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The Way We Were

May 12, 1989

The town government has a new phone system. A new feature of the new system allows people to call the various departments directly, by dialing 270 and then the four-digit extension for that particular office. The town continues to use SNET equipment for its outside lines, and for its emergency dispatching system (which is expected to be revised by SNET in about six months, so the town can have an Enhanced-911 system for handling emergency calls.)

 

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Progress on a proposed Newtown teen center is being made slowly but surely, according to Parks and Rec Director Barbara Kasbarian, and she hopes the center can be ready to open by the winter. Several surveys of the old town garage on Church Hill Road, where the center is planned, are nearly complete. The various surveys are required by the Borough Zoning Commission. The biggest parts of the project will involve installing septic and heating systems, said Mrs Kasbarian. The need for a gathering place for Newtown’s teenagers is a well-documented one.

 

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With each passing week, the Newtown High softball team reaffirms its dominance in the WCC, and the scary thing is that the Lady Indians are getting better with each game. “There are three phases to the game — hitting, pitching, and defense,” said Bob Sveda, the Lady Indian’s coach. “When you play, you want to have at least two. We’re getting all three.”

 

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Newtown High School Technology Education students brought home 49 prizes from the annual Connecticut Technology Education Association’s Fair, including a Best In Area. That award was earned by Charlie Teyt for his colonial tilt-top cherry occasional table. 50 students entered works in the competition. Charlie Teyt is a fourth year woodworking student who gets a great deal of satisfaction from woodworking.

 

May 15, 1964

Newtown firefighters turned in a superb job — as did firemen in Monroe and neighboring towns — in last weekend’s prolonged struggle with a series of fires apparently caused by sparks from a locomotive on the New York, New Haven and Hartford Railroad. Fire Ranger Philip Barksdale of Redding said there were five major fire centers in the tract from Shelton to the Newtown/Brookfield line, in addition to numerous other fires on both sides of the New Haven tracks. In all, perhaps several hundred acres were burned over. It was a day and night of bone-crushing, hot, weary work amid almost continuous sheets of flames throughout the long fire area. Saturday’s fire was the first general alarm in many years.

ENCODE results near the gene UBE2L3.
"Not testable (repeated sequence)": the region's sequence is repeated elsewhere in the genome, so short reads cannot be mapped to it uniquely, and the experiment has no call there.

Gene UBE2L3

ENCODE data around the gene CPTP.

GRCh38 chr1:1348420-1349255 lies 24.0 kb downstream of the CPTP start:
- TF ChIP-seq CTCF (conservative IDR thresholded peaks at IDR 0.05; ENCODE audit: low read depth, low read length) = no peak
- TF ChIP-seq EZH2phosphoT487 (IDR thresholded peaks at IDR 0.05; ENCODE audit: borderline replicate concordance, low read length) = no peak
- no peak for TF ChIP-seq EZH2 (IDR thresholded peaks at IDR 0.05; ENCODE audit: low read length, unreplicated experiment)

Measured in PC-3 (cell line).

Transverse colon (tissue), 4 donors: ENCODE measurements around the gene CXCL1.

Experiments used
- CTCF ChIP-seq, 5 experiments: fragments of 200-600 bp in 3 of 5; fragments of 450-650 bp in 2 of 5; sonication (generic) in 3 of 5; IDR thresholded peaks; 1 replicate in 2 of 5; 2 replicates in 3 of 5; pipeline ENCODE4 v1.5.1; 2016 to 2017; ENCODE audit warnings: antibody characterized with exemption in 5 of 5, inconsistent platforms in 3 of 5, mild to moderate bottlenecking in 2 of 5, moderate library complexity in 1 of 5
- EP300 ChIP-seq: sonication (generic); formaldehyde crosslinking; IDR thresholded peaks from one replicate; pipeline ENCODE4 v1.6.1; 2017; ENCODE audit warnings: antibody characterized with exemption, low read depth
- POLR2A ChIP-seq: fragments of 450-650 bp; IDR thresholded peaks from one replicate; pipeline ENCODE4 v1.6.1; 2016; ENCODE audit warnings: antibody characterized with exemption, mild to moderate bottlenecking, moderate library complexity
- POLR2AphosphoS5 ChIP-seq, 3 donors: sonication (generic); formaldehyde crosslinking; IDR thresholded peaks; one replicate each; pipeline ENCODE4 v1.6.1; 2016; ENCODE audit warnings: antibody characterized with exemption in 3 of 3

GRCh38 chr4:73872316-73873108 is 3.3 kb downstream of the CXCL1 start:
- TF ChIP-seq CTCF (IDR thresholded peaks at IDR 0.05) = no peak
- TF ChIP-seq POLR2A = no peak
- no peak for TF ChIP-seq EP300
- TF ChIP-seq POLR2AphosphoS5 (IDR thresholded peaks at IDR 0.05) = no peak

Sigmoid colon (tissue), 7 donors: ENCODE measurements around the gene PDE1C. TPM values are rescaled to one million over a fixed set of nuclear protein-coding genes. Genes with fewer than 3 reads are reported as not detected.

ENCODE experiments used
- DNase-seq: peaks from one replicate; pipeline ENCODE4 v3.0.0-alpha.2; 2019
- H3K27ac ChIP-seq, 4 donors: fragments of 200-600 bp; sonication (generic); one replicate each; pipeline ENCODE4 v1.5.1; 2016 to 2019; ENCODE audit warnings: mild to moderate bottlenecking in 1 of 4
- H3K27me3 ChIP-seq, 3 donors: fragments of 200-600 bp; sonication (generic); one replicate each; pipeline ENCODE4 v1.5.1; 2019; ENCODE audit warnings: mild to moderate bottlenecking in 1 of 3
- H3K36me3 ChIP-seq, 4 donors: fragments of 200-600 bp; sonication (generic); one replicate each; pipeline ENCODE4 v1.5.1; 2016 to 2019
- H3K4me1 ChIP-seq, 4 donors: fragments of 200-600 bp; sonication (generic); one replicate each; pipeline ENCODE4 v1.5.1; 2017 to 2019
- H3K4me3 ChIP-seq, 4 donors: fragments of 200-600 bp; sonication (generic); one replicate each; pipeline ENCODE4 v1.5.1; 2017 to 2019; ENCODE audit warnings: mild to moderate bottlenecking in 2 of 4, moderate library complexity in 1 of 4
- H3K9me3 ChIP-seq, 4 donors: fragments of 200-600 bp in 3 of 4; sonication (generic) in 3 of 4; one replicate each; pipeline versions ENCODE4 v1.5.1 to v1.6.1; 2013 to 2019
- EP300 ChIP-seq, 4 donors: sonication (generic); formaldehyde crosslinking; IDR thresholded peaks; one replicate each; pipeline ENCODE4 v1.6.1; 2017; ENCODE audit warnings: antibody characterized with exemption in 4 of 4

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An “Auto show” is now on at Amaral’s Service Station on Main Street, where the new Plymouth “Barracuda” is on display. Its front bucket seats give it a sports car look. With the back seat in its accustomed place, the “Barracuda” seats five; with the back seat folded down, there is a seven-foot-long cargo area.

 

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Mr and Mrs Keith Randall brought back many memories to old time residents as they made their last mail deliveries on May 8, their retirement day. To add to the nostalgia of the day, Mr and Mrs Randall chose to use the 1930 Model A Ford with a known travel record of 217,000 miles plus, before the speedometer broke. Mrs Randall has served as substitute carrier for the 40 years and six months served by her husband, and was behind the wheel last Friday. When the couple started the route, there were 61 boxes in 14.7 miles. May 8, they completed a 48-mile route with 338 boxes.